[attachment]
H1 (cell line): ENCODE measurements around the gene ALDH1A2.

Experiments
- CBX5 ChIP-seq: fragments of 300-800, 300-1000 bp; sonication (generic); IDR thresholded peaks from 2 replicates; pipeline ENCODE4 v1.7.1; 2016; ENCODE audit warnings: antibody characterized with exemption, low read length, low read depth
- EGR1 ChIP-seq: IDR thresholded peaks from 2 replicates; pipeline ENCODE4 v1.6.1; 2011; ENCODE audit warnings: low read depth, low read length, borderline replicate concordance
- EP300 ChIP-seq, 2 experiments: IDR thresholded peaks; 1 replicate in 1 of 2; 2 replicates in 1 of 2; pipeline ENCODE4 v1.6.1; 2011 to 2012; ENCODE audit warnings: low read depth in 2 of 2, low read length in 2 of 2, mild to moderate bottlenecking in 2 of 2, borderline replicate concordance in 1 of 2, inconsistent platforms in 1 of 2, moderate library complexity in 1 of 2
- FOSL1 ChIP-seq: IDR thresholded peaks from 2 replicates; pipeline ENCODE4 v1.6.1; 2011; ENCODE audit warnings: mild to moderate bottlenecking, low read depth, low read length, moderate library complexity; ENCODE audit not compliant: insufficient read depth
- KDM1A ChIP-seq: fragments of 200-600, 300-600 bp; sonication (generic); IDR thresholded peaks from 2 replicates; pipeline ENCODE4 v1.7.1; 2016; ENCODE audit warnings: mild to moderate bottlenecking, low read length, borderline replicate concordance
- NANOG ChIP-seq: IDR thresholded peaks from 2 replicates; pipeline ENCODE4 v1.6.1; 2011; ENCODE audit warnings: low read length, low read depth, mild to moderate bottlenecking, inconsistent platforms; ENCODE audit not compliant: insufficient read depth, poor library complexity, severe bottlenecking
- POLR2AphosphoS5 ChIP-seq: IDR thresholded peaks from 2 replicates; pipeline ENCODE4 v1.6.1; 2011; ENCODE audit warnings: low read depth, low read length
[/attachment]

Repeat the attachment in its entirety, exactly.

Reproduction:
H1 (cell line): ENCODE measurements around the gene ALDH1A2.

Experiments
- CBX5 ChIP-seq: fragments of 300-800, 300-1000 bp; sonication (generic); IDR thresholded peaks from 2 replicates; pipeline ENCODE4 v1.7.1; 2016; ENCODE audit warnings: antibody characterized with exemption, low read length, low read depth
- EGR1 ChIP-seq: IDR thresholded peaks from 2 replicates; pipeline ENCODE4 v1.6.1; 2011; ENCODE audit warnings: low read depth, low read length, borderline replicate concordance
- EP300 ChIP-seq, 2 experiments: IDR thresholded peaks; 1 replicate in 1 of 2; 2 replicates in 1 of 2; pipeline ENCODE4 v1.6.1; 2011 to 2012; ENCODE audit warnings: low read depth in 2 of 2, low read length in 2 of 2, mild to moderate bottlenecking in 2 of 2, borderline replicate concordance in 1 of 2, inconsistent platforms in 1 of 2, moderate library complexity in 1 of 2
- FOSL1 ChIP-seq: IDR thresholded peaks from 2 replicates; pipeline ENCODE4 v1.6.1; 2011; ENCODE audit warnings: mild to moderate bottlenecking, low read depth, low read length, moderate library complexity; ENCODE audit not compliant: insufficient read depth
- KDM1A ChIP-seq: fragments of 200-600, 300-600 bp; sonication (generic); IDR thresholded peaks from 2 replicates; pipeline ENCODE4 v1.7.1; 2016; ENCODE audit warnings: mild to moderate bottlenecking, low read length, borderline replicate concordance
- NANOG ChIP-seq: IDR thresholded peaks from 2 replicates; pipeline ENCODE4 v1.6.1; 2011; ENCODE audit warnings: low read length, low read depth, mild to moderate bottlenecking, inconsistent platforms; ENCODE audit not compliant: insufficient read depth, poor library complexity, severe bottlenecking
- POLR2AphosphoS5 ChIP-seq: IDR thresholded peaks from 2 replicates; pipeline ENCODE4 v1.6.1; 2011; ENCODE audit warnings: low read depth, low read length